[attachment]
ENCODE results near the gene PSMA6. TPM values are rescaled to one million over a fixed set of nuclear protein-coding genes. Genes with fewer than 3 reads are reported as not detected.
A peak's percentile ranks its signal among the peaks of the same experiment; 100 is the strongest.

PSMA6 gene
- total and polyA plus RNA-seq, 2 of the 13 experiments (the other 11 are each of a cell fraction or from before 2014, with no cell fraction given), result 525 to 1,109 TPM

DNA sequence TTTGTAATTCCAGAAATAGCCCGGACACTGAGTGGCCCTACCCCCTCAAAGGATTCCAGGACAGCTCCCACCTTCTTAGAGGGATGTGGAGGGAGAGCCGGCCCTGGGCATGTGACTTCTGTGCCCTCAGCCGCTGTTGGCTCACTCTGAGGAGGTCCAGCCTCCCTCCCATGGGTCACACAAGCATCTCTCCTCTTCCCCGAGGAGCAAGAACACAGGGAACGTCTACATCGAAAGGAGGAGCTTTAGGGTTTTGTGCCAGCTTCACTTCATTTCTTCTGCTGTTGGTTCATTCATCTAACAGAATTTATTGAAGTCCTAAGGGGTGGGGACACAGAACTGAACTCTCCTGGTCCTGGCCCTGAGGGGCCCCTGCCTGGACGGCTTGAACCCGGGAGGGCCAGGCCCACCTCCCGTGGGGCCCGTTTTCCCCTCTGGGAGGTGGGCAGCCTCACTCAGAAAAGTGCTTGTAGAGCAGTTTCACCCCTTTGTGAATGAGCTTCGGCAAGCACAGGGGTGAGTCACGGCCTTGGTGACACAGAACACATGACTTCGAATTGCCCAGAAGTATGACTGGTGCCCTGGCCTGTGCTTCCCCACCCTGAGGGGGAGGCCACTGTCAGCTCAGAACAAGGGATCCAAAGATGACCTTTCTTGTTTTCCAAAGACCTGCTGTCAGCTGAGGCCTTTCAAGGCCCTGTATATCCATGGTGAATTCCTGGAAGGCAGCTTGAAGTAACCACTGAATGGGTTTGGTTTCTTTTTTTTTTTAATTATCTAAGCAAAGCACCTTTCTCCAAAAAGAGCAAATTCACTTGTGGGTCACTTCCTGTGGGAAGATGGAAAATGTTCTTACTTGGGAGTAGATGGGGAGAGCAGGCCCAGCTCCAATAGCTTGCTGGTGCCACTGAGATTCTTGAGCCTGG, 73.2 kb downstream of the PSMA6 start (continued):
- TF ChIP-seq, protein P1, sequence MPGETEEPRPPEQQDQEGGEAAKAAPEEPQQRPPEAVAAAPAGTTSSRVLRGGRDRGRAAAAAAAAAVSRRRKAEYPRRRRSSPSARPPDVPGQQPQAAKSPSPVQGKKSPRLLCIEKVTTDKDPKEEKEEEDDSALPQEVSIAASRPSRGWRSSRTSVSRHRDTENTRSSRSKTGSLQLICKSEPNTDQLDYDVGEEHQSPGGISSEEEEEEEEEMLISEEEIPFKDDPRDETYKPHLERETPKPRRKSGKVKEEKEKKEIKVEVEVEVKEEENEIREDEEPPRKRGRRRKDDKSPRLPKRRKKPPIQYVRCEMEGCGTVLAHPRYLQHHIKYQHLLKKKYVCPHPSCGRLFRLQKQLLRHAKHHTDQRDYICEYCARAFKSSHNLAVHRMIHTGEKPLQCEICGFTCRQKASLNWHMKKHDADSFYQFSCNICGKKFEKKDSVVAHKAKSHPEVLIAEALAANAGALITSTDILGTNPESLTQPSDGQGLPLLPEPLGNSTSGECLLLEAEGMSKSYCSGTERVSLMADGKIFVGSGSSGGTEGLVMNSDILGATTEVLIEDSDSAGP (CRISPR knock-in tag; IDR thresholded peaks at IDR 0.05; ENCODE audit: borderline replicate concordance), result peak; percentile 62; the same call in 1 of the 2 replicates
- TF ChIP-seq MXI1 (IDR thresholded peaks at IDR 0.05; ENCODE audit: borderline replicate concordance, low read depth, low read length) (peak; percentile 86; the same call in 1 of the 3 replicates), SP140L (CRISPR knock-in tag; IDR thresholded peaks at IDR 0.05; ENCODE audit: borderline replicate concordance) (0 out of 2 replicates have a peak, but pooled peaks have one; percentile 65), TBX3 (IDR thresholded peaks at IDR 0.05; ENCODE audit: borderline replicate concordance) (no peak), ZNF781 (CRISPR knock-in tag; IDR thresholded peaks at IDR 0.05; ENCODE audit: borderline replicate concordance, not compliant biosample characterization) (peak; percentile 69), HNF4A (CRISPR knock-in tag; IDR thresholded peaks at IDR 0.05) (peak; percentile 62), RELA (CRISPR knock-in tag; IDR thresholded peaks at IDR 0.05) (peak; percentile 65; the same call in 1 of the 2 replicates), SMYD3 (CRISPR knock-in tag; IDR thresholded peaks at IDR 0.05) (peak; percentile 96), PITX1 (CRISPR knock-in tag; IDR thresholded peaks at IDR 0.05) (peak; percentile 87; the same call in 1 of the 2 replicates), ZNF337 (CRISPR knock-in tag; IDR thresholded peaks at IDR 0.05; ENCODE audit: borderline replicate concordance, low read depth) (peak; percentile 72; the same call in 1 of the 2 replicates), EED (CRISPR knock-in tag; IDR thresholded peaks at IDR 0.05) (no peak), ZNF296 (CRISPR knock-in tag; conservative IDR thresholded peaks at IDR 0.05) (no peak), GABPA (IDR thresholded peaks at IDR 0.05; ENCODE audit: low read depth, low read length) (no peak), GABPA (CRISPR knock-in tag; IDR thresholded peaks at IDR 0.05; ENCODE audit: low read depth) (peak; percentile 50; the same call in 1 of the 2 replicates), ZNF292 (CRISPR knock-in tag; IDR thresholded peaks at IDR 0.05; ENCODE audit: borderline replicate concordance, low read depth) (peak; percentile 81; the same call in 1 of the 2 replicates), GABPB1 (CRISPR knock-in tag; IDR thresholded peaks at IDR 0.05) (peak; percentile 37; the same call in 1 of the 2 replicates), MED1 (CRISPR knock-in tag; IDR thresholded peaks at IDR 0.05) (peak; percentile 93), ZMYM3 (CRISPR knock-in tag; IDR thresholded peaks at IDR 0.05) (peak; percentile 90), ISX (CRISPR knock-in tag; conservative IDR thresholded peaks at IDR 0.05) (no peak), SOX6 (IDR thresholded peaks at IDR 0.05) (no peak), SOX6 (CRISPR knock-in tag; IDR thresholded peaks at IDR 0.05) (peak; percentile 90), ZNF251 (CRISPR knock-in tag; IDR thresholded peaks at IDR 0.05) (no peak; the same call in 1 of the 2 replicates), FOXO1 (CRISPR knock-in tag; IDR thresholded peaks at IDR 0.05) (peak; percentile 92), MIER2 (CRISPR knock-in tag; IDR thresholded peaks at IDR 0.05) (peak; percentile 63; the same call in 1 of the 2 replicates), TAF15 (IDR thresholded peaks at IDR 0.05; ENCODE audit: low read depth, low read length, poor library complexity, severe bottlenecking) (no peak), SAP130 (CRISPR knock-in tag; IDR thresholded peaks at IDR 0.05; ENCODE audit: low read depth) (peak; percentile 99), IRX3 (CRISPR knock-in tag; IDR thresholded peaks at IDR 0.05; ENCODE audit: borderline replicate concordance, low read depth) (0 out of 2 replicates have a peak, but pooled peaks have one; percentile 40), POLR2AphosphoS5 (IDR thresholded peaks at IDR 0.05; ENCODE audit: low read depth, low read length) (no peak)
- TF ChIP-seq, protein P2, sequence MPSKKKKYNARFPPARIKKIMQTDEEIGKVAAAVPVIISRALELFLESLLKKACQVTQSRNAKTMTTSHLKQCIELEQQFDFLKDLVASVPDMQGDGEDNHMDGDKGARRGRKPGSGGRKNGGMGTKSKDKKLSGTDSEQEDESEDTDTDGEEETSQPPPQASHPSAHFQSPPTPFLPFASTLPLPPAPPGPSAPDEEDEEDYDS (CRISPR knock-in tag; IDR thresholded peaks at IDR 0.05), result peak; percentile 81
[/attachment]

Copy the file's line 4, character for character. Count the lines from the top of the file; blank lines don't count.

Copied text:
- total and polyA plus RNA-seq, 2 of the 13 experiments (the other 11 are each of a cell fraction or from before 2014, with no cell fraction given), result 525 to 1,109 TPM